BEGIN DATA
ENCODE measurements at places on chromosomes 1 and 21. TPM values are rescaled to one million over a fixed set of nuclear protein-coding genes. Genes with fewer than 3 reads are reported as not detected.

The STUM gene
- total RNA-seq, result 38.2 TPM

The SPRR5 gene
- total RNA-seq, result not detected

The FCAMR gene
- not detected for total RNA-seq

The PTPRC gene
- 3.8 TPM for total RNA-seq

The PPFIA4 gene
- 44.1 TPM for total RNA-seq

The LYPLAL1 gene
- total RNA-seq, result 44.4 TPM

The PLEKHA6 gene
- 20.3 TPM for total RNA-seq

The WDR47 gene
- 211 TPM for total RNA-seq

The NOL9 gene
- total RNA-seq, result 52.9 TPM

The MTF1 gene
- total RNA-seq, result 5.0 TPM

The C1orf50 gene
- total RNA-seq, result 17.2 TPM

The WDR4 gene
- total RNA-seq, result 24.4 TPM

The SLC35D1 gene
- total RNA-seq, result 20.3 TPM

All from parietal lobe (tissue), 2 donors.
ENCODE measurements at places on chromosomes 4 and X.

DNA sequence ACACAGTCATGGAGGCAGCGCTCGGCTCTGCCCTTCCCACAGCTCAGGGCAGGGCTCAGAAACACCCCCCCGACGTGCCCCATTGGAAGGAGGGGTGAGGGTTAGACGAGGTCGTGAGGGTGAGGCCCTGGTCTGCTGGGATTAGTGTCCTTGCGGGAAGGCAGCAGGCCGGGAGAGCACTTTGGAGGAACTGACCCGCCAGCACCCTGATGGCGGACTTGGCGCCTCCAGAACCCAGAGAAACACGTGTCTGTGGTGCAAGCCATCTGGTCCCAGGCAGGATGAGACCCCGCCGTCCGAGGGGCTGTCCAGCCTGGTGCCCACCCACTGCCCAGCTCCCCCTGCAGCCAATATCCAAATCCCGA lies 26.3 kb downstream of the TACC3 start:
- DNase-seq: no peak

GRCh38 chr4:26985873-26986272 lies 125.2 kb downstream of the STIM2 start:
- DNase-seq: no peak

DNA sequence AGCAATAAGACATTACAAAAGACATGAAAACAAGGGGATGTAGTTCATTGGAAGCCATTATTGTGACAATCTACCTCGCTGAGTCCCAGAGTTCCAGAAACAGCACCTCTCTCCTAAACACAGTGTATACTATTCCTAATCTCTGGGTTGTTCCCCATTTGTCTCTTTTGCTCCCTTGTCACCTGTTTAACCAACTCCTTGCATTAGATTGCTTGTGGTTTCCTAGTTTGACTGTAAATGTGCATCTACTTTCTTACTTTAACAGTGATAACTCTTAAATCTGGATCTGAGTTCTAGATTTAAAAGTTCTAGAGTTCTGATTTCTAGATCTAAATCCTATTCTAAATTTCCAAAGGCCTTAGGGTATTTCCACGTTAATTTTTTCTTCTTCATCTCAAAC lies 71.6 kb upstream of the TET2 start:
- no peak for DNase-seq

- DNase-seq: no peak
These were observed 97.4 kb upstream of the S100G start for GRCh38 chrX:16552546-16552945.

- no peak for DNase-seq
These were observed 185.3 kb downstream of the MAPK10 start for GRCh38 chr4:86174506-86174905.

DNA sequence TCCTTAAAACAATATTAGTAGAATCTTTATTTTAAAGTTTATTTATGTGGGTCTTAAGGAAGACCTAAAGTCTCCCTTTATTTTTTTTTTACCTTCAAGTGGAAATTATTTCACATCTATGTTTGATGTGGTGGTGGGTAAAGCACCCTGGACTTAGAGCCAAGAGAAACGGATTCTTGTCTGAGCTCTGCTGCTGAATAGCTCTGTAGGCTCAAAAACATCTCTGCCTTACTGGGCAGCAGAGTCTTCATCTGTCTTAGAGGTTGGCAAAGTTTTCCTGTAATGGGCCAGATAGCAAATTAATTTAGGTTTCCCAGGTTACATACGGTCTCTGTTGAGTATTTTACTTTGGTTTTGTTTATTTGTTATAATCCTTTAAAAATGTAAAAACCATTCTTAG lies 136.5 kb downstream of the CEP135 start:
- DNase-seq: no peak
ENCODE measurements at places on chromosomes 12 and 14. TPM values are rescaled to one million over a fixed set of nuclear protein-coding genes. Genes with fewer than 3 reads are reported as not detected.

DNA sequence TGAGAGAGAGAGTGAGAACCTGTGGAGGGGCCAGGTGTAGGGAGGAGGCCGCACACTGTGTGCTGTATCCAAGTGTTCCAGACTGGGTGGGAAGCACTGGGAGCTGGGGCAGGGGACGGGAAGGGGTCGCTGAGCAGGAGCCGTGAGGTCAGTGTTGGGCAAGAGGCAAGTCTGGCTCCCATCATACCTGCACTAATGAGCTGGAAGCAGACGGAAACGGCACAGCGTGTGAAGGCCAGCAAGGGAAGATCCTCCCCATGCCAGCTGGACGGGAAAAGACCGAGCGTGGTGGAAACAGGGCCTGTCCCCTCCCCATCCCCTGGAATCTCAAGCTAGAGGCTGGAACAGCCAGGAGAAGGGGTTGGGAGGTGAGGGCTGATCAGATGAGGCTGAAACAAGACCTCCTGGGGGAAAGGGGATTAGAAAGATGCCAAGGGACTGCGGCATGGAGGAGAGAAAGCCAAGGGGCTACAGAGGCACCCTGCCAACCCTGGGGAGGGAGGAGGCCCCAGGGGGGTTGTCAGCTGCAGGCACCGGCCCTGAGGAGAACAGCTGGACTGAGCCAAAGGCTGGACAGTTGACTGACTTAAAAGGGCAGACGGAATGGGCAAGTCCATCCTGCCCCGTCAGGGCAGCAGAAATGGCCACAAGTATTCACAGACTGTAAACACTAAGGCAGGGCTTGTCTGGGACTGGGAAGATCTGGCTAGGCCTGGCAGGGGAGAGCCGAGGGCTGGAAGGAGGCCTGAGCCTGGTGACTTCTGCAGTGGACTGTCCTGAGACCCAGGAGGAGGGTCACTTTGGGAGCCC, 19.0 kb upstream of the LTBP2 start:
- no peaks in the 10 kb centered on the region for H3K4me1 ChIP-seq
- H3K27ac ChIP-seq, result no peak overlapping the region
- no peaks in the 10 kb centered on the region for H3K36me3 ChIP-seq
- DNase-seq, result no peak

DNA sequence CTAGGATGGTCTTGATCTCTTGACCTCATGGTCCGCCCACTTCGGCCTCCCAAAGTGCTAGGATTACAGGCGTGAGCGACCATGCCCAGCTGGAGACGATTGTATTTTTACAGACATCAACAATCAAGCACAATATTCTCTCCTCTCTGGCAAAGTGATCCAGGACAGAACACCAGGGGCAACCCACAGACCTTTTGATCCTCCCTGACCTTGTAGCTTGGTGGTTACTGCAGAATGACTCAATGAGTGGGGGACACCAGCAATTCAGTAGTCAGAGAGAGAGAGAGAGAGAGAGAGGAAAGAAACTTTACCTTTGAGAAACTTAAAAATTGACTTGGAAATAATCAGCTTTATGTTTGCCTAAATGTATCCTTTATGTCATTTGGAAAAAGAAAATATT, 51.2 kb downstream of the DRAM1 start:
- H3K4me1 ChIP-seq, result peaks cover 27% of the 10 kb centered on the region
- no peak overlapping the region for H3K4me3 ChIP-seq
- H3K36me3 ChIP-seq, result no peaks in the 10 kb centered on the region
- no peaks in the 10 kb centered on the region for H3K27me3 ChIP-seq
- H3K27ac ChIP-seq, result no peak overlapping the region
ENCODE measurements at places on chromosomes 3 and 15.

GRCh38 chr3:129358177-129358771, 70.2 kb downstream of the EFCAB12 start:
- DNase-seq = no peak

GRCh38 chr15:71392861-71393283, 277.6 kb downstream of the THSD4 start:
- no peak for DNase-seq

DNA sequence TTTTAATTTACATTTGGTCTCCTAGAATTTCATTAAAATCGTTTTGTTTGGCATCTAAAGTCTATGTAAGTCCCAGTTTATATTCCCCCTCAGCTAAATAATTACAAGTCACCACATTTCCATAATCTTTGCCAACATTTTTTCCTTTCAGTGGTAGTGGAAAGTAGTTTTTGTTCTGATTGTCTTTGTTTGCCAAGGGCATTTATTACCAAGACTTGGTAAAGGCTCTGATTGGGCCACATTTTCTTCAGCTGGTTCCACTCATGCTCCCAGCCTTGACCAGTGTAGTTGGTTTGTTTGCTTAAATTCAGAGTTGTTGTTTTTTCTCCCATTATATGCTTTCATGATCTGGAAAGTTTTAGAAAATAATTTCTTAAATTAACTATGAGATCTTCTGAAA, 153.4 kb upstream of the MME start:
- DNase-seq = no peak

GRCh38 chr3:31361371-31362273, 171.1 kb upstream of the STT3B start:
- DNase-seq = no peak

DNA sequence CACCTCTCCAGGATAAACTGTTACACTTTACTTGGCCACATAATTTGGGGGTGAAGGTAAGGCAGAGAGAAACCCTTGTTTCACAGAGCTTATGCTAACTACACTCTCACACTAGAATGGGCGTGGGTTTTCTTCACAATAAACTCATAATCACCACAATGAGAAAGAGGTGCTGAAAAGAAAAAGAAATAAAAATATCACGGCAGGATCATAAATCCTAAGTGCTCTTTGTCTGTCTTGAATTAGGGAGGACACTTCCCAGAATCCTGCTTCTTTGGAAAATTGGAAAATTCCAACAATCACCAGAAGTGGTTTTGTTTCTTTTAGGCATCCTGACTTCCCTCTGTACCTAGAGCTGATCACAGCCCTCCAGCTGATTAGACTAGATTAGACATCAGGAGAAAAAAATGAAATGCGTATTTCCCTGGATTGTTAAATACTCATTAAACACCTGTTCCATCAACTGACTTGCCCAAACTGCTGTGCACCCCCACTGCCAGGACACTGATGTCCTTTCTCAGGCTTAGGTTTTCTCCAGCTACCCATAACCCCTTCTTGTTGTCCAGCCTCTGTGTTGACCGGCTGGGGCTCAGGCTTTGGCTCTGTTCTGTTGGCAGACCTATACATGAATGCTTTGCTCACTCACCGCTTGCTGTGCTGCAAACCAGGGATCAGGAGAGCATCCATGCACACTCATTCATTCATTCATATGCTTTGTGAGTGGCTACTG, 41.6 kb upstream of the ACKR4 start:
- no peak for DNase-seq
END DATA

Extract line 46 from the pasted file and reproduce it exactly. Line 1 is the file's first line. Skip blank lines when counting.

- no peaks in the 10 kb centered on the region for H3K36me3 ChIP-seq